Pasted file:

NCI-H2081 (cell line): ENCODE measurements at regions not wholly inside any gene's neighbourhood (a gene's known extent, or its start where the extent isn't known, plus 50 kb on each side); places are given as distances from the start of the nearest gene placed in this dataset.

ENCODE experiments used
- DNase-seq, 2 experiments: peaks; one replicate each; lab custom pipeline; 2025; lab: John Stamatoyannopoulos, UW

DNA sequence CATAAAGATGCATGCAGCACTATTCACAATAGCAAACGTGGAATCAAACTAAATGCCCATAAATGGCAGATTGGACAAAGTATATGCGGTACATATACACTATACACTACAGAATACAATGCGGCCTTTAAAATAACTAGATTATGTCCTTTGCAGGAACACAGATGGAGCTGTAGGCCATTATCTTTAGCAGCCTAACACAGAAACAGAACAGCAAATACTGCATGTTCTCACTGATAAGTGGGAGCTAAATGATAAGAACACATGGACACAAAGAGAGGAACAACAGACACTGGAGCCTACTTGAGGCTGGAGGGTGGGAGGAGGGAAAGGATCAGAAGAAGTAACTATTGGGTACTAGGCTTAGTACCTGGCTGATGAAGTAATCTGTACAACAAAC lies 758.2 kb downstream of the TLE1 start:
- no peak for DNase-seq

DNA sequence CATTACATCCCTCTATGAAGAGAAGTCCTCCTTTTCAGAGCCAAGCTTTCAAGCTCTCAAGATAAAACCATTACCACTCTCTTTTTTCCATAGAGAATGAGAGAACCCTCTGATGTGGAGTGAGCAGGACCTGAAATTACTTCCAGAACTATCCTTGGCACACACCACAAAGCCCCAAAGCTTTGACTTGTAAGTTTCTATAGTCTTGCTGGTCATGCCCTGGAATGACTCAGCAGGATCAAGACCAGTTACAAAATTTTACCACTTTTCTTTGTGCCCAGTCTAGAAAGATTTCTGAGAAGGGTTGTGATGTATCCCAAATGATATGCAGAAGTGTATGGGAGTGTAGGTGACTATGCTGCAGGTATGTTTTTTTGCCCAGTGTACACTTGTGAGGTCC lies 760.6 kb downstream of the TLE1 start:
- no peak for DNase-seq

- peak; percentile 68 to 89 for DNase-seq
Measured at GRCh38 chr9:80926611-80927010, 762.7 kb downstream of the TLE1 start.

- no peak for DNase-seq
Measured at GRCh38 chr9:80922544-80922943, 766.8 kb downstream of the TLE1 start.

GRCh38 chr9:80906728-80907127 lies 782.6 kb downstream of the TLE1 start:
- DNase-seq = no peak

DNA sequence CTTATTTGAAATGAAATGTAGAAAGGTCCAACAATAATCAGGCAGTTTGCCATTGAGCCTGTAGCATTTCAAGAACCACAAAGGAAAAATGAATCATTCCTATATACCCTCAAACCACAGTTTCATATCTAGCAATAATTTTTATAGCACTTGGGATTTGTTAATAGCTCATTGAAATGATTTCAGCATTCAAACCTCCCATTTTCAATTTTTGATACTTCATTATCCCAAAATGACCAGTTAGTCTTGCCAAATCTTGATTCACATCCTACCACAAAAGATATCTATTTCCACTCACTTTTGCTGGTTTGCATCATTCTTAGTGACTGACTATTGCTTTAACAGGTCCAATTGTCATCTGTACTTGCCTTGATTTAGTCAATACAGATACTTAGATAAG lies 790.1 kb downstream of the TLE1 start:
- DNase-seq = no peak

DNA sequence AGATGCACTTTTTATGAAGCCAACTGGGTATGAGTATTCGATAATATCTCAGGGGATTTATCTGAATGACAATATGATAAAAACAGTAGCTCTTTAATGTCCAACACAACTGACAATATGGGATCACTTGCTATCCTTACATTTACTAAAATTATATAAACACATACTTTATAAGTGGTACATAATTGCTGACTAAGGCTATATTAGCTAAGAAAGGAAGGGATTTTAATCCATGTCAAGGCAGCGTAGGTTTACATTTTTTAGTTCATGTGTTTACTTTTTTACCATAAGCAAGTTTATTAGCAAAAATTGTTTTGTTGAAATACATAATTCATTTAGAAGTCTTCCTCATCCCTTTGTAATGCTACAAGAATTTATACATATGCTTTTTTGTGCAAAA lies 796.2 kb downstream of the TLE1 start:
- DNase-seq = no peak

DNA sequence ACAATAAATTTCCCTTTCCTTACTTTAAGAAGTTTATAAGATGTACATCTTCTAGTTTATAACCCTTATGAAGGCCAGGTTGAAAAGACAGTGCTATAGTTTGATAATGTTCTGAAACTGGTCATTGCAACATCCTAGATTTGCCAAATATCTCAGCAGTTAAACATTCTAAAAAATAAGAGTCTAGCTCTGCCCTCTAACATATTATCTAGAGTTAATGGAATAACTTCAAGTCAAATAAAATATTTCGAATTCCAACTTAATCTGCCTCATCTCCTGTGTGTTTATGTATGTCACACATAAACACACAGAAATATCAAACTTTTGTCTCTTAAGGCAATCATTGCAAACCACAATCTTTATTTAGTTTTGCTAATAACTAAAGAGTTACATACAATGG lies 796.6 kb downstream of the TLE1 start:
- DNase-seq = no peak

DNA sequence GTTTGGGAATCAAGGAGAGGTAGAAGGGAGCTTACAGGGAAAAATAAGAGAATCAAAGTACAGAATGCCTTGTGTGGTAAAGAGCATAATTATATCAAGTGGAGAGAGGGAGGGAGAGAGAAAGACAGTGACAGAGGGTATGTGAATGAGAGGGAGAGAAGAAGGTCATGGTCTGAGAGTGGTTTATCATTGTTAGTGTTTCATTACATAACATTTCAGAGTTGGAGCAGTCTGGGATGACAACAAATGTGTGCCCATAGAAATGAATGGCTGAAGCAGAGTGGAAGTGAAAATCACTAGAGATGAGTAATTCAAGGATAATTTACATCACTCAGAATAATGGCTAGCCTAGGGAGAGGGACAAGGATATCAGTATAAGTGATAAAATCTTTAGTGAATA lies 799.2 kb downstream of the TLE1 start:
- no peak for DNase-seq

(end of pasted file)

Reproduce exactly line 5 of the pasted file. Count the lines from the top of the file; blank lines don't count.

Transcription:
- no peak for DNase-seq